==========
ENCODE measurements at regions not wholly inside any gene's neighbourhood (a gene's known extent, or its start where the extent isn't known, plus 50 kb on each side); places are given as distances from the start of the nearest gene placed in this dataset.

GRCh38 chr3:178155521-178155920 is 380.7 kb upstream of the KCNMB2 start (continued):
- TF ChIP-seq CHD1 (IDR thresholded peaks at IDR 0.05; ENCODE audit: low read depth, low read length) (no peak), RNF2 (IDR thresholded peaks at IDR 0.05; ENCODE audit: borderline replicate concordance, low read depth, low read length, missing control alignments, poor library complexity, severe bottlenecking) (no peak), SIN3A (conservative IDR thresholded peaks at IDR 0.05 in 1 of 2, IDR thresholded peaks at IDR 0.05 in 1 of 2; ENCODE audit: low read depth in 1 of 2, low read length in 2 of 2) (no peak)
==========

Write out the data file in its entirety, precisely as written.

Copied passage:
ENCODE measurements at regions not wholly inside any gene's neighbourhood (a gene's known extent, or its start where the extent isn't known, plus 50 kb on each side); places are given as distances from the start of the nearest gene placed in this dataset.

GRCh38 chr3:178155521-178155920 is 380.7 kb upstream of the KCNMB2 start (continued):
- TF ChIP-seq CHD1 (IDR thresholded peaks at IDR 0.05; ENCODE audit: low read depth, low read length) (no peak), RNF2 (IDR thresholded peaks at IDR 0.05; ENCODE audit: borderline replicate concordance, low read depth, low read length, missing control alignments, poor library complexity, severe bottlenecking) (no peak), SIN3A (conservative IDR thresholded peaks at IDR 0.05 in 1 of 2, IDR thresholded peaks at IDR 0.05 in 1 of 2; ENCODE audit: low read depth in 1 of 2, low read length in 2 of 2) (no peak)